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EDGAR and the Two-Point Conversion

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Once upon a time, there was a football player named EDGAR. His team was in the state championship. It was the fourth quarter, and they were down by seven points. But just as time ran out, EDGAR ran around the opposing line and scored a touchdown.

EDGAR’s coach now had a dilemma. Should he try a safe kick for one point, putting the game into overtime, or go for a much more difficult two-point conversion, one chance to score from the five-yard line?

Evidence-based reform faces a similar dilemma. The U.S. Department of Education proposed several months ago some additions to EDGAR, not a football player but a stultifyingly boring doorstopper of a book of regulations for grants and contracts. These new regulations, as I noted in an earlier blog, are really exciting, at least to evidence wonks. They define four levels of evidence for educational programs: Strong evidence of effectiveness, moderate evidence of effectiveness, evidence of promise, and strong-theory. These definitions are similar to those used in Investing in Innovation (i3) to qualify proposals for scale-up (strong), validation (moderate), or development grants (evidence of promise or strong theory).

Here’s where the two-point conversion comes in. Readers of this blog may recall that I have long advocated the provision of, say, two competitive preference points in discretionary grants for proposals promising to use proven programs when such programs are available. The idea is that two points on a scale of 100 would greatly increase the interest of grant writers in proven programs without heavy handedly requiring their use. No grant writer ignores two points, but school leaders may have good reasons to prefer programs that have not yet been successfully evaluated. In those cases, the schools would be free to forego the competitive preference points. Still, the two points would telegraph the government’s support for the use of proven programs without undermining local control. Requests for proposals routinely include competitive preference points for criteria a lot less important than whether the program schools are proposing to use have been proven to work. Why not provide at least this much encouragement for potential innovators, at no additional cost to the government?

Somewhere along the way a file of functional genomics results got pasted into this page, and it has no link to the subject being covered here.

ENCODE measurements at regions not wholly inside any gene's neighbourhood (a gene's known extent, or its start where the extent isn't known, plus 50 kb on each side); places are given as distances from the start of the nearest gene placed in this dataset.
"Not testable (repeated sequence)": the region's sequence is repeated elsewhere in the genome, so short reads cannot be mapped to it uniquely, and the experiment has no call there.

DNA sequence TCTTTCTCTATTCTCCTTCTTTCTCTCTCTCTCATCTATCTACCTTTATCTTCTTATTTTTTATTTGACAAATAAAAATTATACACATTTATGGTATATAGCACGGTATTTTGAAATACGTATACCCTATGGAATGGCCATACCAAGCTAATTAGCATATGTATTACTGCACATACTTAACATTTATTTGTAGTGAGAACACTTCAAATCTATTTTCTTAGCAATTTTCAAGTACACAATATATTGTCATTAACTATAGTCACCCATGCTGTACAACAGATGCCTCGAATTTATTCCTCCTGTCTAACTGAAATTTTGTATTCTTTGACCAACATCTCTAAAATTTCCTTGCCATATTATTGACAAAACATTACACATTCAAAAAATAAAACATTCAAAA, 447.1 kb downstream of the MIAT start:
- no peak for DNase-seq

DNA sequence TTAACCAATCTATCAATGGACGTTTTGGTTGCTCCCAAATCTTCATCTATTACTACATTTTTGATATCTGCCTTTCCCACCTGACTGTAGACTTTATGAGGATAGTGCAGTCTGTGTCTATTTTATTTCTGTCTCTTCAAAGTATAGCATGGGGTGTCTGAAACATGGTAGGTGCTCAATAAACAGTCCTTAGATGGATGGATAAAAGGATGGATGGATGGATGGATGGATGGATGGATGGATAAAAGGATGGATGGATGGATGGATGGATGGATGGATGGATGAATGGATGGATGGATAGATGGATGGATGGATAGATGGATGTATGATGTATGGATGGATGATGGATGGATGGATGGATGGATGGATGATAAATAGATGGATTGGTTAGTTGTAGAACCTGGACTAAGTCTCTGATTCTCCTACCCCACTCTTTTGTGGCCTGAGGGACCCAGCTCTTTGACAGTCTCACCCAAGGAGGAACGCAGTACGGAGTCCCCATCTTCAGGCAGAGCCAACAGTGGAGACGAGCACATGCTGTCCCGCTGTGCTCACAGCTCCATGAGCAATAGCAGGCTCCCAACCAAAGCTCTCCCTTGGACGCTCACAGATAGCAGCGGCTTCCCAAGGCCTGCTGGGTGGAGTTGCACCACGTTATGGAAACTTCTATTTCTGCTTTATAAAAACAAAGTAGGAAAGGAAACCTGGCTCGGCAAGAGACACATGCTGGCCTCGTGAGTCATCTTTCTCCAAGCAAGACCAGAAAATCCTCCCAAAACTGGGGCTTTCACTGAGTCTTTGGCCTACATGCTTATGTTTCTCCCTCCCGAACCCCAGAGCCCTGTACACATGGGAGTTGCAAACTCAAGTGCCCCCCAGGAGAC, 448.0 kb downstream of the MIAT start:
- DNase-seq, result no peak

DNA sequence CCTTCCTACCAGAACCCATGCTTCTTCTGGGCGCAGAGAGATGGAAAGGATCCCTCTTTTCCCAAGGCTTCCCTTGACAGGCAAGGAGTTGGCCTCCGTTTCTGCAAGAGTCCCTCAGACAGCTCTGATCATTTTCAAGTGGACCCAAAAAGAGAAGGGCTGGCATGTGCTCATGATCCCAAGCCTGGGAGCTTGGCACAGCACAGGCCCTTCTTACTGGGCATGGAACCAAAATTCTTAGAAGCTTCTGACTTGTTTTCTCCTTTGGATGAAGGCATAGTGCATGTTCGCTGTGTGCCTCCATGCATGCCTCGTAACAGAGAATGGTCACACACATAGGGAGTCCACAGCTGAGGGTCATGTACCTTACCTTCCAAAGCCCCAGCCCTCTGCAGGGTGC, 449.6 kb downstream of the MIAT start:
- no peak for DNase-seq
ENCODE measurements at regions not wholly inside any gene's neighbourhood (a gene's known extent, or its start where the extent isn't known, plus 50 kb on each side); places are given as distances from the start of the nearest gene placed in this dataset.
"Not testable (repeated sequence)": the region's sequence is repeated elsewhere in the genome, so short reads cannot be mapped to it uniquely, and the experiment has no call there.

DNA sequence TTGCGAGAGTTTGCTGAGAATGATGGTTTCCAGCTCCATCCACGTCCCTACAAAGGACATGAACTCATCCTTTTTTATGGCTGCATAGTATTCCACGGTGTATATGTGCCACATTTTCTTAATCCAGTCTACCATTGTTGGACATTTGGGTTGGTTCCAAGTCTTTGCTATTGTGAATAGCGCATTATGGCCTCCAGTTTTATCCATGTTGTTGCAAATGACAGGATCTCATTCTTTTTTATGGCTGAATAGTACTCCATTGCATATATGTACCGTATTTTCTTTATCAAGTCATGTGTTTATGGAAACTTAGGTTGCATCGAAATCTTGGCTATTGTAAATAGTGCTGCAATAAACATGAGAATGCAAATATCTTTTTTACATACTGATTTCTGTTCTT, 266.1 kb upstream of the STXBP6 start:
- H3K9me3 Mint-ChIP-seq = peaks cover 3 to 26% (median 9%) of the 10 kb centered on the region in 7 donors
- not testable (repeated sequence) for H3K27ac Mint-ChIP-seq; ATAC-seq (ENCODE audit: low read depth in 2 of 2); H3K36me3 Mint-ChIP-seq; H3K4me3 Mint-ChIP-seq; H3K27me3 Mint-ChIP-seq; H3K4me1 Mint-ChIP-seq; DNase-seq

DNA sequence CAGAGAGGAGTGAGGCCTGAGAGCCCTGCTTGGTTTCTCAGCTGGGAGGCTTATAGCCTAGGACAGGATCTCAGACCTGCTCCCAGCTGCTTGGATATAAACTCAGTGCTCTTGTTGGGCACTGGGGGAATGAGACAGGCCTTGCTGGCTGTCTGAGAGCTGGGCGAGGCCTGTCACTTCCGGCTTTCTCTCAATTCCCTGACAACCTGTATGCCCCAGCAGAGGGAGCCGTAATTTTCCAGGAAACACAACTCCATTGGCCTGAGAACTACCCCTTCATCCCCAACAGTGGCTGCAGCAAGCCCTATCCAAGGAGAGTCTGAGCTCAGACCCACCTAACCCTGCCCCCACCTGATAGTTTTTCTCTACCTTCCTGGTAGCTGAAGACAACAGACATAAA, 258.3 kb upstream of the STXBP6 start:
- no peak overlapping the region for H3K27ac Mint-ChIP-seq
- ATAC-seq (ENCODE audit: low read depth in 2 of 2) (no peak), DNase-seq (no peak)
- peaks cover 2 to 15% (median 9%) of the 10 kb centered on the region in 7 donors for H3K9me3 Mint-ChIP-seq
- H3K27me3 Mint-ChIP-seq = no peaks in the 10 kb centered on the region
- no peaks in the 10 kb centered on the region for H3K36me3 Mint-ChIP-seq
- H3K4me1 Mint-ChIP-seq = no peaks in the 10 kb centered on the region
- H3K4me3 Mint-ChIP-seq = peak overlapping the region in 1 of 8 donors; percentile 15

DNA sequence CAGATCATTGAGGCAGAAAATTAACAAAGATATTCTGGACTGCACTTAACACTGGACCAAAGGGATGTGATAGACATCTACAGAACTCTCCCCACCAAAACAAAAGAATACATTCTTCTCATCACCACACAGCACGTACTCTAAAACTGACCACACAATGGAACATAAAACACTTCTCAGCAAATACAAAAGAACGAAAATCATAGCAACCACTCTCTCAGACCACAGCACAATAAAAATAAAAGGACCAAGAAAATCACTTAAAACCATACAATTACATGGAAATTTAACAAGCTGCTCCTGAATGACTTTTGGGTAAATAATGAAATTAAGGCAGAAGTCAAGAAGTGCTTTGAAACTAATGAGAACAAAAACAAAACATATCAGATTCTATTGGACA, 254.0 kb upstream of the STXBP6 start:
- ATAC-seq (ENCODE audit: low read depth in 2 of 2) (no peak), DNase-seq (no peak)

Offering two points for proposing to use proven programs would bring about a major conversion of education reform. It would focus attention on the evidence and make school and district leaders aware that effective options are available to them and are ok, even encouraged, by the powers that be.

As in my fictitious football game, it’s EDGAR who sets up the two-point conversion. The new definitions in EDGAR make it relatively easy for the Department of Education to put competitive preference points or other encouragements for use of proven programs into requests for proposals. EDGARS’s end run does not win the game, but it creates a condition in which the game can be won – by a two point conversion.